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CLTS reinvigorates a water and sanitation project

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conference contribution
posted on 12.02.2018, 15:08 by Nicholas Dexter
A conventional water and sanitation project in northern Mozambique was mostly focused on water provision by default as sanitation got bogged down in providing incentives, such as cement slab provision for the construction of “improved” latrines. Coverage lagged behind as adoption and the expected technology transfer did not take place. Following introduction of the participatory CLTS strategy, sanitation has become the core of the project, reinvigorating it and giving the project staff a renewed sense of purpose. Sanitation is now leading the way, coverage exceeds that of water, communities and government partners are enthused and neighbouring communities are being seen to imitate the example of this infectious strategy. Handwashing has also been added to the CLTS methodology to make it more “complete”.

History

School

  • Architecture, Building and Civil Engineering

Research Unit

  • Water, Engineering and Development Centre (WEDC)

Published in

WEDC Conference

Citation

DEXTER, N., 2011. CLTS reinvigorates a water and sanitation project. IN: Shaw, R.J. (ed). The future of water, sanitation and hygiene in low-income countries - Innovation, adaptation and engagement in a changing world: Proceedings of the 35th WEDC International Conference, Loughborough, UK, 6-8 July 2011, 4p.p.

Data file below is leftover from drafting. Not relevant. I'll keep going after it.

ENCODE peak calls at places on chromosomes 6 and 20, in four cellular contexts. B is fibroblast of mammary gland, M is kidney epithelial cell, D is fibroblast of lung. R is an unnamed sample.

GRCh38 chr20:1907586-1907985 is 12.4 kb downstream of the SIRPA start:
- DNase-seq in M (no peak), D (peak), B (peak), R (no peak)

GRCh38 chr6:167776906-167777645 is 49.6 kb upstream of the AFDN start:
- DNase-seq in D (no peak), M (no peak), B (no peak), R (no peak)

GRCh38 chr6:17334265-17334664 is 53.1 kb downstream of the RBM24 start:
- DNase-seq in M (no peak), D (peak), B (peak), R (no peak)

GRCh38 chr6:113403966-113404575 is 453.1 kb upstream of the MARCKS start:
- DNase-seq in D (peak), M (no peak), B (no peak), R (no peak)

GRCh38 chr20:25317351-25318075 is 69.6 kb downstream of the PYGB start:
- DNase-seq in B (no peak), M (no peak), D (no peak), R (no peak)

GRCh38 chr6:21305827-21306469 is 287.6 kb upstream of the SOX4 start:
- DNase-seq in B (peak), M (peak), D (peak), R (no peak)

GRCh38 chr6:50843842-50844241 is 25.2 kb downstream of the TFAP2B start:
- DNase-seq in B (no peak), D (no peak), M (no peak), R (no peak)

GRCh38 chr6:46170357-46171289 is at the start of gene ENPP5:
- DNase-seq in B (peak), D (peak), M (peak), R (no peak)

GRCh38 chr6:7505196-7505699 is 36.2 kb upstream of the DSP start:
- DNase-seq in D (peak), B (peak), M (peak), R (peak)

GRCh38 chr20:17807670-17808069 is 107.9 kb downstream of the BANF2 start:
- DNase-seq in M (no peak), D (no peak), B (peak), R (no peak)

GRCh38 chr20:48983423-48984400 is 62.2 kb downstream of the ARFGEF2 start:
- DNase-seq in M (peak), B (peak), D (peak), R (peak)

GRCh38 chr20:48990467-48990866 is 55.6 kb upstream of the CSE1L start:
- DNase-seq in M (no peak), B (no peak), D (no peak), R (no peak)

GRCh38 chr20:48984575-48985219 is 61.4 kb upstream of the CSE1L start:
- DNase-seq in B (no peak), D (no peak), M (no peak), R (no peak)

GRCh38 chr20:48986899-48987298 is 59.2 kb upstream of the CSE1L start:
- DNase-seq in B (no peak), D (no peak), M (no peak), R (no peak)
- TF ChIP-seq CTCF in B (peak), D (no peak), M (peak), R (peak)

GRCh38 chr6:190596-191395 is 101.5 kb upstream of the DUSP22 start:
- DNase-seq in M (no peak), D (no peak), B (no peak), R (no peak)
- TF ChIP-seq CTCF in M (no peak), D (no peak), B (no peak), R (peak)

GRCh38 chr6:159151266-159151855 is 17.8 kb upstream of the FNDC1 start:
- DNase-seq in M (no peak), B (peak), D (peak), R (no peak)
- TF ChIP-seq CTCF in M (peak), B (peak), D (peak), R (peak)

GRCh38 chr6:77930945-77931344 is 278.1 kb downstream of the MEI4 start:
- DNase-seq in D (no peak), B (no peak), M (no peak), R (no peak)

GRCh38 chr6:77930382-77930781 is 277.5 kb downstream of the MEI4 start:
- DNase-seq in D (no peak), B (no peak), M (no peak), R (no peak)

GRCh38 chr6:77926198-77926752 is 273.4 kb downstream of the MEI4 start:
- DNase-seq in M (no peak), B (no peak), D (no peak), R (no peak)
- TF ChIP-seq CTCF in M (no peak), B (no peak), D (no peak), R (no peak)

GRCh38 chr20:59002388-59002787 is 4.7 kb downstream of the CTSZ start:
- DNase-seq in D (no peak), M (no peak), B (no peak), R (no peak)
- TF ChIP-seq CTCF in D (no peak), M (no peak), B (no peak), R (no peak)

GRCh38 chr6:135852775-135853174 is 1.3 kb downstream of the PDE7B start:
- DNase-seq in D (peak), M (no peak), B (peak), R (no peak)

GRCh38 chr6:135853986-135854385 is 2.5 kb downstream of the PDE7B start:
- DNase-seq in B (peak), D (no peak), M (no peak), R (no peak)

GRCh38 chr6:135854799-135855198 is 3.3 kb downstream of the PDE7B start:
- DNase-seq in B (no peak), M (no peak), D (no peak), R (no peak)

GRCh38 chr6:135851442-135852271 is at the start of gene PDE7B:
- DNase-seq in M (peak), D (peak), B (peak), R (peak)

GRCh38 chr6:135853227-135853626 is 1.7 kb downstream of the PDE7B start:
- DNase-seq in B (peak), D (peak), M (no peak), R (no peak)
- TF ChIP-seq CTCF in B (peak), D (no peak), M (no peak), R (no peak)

Publisher

© WEDC, Loughborough University

Version

VoR (Version of Record)

Publisher statement

This work is made available according to the conditions of the Creative Commons Attribution-NonCommercial-NoDerivatives 4.0 International (CC BY-NC-ND 4.0) licence. Full details of this licence are available at: https://creativecommons.org/licenses/by-nc-nd/4.0/

Publication date

2011

Notes

This is a conference paper.

Other identifier

WEDC_ID:11670

Language

en

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